California's Former ADAP Contractor Faces Lawsuit for an HIV Privacy Breach
April 12, 2018
ADAP provides HIV treatment and care to low-income state residents with no other kind of coverage.
The suit was filed on behalf of 93 low-income Californians living with HIV whose confidential medical records -- including their HIV statuses -- were exposed by a data breach of the enrollment system.
"From day one, July 1, 2016, when A.J. Boggs's ADAP enrollment system went on-line, there were problems, and it is not as if these problems were unexpected," Jamie Gliksberg, staff attorney for Lambda Legal, said in a press release. "Several nonprofits that enroll community members in ADAP, as well as the Los Angeles County Department of Health, raised concerns before the system went online that there had been no testing or vetting of the new enrollment system," she said.
"Low-income Californians living with HIV who rely on the AIDS Drug Assistance Program for life-saving medication trust that the program will keep their HIV status confidential: A.J. Boggs violated that trust," added Scott Schoettes, counsel and HIV project director at Lambda Legal, in the release.
"When members of already vulnerable communities -- transgender people, women, people of color, undocumented people -- have to jump through hoops to access health care," he continued, "undermining the community's trust in ADAP is not just a breach of security but another barrier to care."
"It hit me like a ton of bricks, when I was notified that someone had obtained my private medical information," said Alan Doe (using a pseudonym for the purposes of the lawsuit) in the release.
"I need these medications to live, and I could only afford them through ADAP," Doe continued. "That doesn't mean, however, that I want everyone to know my HIV status. That's for me to decide, and A.J. Boggs took that choice away from me."
The AIDS Drug Assistance Program is part of the federal Ryan White CARE Act. It makes states eligible to receive federal funding to run programs that provide HIV meds and treatment for lower-income people living with HIV who can't get Medicaid or other sources of affordable HIV meds and care.
According to Lambda Legal's press release, approximately 30,000 people are enrolled in California's ADAP program.
As recounted in the press release, in 2016, the California Department of Public Health (CDPH) selected A.J. Boggs, an outside company, to administer its ADAP enrollment program and develop an online "enrollment portal" that required members to provide detailed access and information to medical records showing that they were HIV positive. California law dictates that such records remain private.
But, according to Lambda Legal, the portal was launched without adequate testing -- and, in November 2016, a security vulnerability in it was discovered and it was taken off-line.
Then, in February 2017, according to Lambda, CDPH discovered that unknown individuals had accessed the system and downloaded the private medical information of 93 people. CDPH then cancelled the contract with A.J. Boggs and alerted the affected individuals to the data breach.
"The contract with A.J. Boggs has been terminated and the HIV-related confidential information of those in the program is now secure -- Lambda Legal is bringing this suit to ensure that a breach like this never happens again," said Anthony Pinggera, Lambda Legal HIV Project law fellow.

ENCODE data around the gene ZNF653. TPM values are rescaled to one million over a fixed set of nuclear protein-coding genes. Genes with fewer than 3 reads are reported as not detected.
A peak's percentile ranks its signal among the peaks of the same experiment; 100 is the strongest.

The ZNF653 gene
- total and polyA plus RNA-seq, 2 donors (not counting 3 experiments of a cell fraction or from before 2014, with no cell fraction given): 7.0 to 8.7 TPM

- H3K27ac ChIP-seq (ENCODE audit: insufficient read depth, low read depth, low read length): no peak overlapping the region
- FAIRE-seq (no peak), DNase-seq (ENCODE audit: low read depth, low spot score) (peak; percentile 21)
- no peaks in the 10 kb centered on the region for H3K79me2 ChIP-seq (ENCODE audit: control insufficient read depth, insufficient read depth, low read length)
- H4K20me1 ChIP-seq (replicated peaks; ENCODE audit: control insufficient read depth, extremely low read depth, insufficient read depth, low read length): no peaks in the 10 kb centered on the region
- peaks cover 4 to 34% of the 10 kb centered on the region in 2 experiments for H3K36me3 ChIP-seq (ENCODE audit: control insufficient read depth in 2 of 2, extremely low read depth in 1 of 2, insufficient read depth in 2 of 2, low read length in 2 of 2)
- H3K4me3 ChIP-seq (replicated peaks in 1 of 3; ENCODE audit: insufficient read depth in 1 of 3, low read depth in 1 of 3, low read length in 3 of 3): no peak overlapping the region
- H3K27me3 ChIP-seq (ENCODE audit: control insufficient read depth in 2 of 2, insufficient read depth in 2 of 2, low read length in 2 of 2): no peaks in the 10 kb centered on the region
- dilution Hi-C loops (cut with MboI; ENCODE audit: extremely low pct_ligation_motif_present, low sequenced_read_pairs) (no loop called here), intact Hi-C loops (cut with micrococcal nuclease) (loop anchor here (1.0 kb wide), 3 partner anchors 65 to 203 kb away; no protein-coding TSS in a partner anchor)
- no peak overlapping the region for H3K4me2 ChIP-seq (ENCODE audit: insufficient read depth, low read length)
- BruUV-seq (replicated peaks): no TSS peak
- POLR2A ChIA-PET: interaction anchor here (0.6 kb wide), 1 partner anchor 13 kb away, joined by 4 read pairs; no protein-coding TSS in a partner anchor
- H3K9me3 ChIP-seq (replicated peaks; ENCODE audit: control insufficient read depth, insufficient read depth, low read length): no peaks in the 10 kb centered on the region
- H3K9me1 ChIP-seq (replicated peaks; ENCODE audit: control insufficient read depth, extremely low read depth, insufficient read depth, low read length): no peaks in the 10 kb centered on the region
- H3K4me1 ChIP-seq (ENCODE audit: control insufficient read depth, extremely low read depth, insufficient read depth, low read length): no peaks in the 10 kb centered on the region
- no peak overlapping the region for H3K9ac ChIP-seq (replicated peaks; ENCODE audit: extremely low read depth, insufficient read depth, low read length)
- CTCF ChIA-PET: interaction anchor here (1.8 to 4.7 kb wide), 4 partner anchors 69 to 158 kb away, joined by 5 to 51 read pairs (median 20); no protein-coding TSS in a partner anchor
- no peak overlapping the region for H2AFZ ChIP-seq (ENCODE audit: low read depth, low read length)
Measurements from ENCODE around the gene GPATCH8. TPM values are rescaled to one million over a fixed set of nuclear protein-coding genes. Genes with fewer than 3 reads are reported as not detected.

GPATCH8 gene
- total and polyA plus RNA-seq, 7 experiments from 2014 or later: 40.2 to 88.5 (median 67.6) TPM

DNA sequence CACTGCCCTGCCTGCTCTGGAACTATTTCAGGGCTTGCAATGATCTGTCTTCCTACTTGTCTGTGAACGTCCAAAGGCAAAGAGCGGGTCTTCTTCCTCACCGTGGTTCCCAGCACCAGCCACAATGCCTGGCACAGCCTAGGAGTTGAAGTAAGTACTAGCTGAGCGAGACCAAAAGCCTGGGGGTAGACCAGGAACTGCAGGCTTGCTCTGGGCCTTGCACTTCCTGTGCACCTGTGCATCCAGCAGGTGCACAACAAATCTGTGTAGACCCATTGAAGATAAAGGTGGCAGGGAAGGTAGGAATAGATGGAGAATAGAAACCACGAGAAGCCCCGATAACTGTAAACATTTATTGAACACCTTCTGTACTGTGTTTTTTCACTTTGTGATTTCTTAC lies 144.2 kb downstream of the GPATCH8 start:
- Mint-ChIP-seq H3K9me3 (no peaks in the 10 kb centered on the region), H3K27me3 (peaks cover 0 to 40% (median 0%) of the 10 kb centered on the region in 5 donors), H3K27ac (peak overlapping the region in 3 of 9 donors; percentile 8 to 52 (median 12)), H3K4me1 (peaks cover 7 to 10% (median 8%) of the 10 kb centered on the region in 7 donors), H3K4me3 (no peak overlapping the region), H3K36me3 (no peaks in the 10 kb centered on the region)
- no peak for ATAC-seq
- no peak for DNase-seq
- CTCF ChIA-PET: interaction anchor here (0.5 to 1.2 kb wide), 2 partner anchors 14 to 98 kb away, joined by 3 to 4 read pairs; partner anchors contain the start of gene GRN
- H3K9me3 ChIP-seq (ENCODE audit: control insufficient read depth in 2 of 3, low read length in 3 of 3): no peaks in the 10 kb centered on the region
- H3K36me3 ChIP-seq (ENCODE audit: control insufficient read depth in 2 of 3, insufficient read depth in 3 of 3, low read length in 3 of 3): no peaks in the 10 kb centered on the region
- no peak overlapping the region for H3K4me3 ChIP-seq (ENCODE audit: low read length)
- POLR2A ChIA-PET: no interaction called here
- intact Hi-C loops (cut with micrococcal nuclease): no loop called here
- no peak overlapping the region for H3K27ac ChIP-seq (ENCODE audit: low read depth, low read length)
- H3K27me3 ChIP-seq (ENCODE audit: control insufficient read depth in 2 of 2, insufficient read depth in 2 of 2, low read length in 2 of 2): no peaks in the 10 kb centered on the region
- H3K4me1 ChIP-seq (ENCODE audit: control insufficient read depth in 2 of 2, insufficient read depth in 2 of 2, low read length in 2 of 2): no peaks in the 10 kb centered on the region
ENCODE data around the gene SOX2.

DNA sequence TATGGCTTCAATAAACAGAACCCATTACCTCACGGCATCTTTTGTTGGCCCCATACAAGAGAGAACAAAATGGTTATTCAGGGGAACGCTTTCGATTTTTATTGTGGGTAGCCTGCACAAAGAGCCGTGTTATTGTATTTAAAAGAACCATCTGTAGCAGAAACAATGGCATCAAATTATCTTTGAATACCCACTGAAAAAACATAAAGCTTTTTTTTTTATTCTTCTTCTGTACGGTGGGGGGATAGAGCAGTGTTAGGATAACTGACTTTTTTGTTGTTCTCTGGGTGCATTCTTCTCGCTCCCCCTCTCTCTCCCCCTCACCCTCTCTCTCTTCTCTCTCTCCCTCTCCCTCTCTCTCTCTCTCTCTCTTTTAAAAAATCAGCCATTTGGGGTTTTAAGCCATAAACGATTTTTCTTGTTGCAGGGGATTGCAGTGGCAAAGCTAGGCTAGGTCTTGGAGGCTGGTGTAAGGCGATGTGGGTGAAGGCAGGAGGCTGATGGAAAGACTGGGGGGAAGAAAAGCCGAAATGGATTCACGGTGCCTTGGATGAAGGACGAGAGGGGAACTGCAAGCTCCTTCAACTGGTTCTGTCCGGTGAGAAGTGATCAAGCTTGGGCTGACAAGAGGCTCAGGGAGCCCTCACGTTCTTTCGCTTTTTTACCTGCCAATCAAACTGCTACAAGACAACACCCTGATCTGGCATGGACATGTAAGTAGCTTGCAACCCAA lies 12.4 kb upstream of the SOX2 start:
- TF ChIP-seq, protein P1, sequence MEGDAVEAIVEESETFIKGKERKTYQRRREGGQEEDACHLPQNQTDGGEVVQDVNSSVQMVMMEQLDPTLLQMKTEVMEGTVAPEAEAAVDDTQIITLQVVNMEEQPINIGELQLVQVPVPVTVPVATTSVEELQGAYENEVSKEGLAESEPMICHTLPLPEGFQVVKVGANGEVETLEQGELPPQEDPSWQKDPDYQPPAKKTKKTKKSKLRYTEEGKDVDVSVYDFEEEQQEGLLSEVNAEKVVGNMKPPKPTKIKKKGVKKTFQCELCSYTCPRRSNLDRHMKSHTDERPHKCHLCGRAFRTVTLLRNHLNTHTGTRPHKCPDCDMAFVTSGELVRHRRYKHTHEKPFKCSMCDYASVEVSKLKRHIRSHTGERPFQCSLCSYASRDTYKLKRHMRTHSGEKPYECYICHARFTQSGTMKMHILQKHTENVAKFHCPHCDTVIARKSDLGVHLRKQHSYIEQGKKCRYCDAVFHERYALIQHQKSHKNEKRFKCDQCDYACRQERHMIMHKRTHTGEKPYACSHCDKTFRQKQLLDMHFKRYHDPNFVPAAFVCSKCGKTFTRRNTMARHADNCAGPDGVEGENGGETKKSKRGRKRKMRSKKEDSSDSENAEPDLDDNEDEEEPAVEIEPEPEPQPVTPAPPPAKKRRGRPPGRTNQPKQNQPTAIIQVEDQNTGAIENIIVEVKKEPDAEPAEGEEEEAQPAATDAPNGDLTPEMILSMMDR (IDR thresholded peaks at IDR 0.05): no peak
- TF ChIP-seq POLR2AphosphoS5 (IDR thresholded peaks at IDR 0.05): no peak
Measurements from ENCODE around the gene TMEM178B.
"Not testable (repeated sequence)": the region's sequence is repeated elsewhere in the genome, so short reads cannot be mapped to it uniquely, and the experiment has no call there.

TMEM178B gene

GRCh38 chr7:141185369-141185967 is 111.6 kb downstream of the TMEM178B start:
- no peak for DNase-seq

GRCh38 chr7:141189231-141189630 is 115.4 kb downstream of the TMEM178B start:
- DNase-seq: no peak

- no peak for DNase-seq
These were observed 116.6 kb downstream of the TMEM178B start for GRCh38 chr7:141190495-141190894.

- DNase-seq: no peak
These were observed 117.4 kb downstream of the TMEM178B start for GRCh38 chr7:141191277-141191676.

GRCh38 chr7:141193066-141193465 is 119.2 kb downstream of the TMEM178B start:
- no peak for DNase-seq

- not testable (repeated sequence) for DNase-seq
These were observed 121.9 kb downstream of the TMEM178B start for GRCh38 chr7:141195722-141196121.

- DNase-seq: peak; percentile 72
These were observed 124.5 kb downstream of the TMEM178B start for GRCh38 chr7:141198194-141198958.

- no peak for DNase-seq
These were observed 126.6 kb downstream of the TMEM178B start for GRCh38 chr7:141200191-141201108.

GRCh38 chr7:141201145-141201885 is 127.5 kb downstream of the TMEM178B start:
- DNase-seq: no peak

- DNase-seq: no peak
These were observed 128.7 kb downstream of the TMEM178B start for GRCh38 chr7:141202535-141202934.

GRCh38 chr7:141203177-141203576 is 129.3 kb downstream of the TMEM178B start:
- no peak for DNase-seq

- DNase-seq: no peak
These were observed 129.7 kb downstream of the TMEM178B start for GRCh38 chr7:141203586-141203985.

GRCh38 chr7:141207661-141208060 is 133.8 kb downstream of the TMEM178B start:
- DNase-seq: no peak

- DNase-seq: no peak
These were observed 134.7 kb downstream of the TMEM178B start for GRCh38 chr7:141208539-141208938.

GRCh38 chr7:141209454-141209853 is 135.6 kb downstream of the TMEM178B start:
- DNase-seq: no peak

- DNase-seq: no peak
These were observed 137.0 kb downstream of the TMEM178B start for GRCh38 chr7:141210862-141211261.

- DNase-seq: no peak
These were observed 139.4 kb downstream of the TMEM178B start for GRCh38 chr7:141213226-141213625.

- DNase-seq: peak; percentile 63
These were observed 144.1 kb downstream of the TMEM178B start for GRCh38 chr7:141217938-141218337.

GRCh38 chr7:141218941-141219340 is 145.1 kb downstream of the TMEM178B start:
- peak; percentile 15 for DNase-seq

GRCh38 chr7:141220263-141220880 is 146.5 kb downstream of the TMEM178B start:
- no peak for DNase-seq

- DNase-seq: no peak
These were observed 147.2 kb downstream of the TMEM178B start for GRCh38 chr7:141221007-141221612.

According to the press release: "In the complaint filed today in the San Francisco County Superior Court, Lambda Legal alleges that A.J. Boggs & Company violated California's medical privacy laws, including the California AIDS Public Health Records Confidentiality Act and the California Confidentiality of Medical Information Act."
"Lambda Legal is seeking to have the lawsuit certified as a class action, and is seeking statutory and compensatory damages."
According to Schoettes, Lambda Legal still doesn't know when or how A.J. Boggs and California ADAP first realized that there was a security breach -- or whether A.J. Boggs' system was hacked from the outside or someone using the system from within leaked the HIV statuses. "Finding out is part of the purpose of this lawsuit," he said.
In an email, a representative for A.J. Boggs told TheBody that the company has not yet received the complaint and therefore declined to comment.
In another email to TheBody, a representative for the CDPH detailed that the site was breached several times in 2016 -- mostly involving an ADAP client logging in and seeing another ADAP client's information, then reporting it to CDPH. According to the CDPH representative, CDPH attributes these leaks to human technical errors in A.J. Boggs' system, not to any deliberate intent to violate privacy.
But when TheBody asked whether CDPH knew which individuals had accessed the system in 2017 and then downloaded 93 people's private medical info, CDPH declined to elaborate.
To be sure, many people with HIV choose to disclose their status via traditional or social media, for the purposes of educating the public and reducing stigma, and the vast majority of them do not suffer adverse consequences regarding employment, health coverage, etc.
Nevertheless, having one's HIV status floating around could have bad consequences for ADAP enrollees, according to Schoettes: "This information could be used by an employer. Once it's out there, there's no telling whose hands it could get into and how it could be turned against them."
Tim Murphy has been living with HIV since 2000 and writing about HIV activism, science and treatment since 1994. He writes for and has been a staffer at POZ, and writes for the New York Times, New York Magazine, Out Magazine, The Advocate, Details and many other publications. He is also the author of the NYC AIDS-era novel Christodora.
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This article was provided by TheBody.
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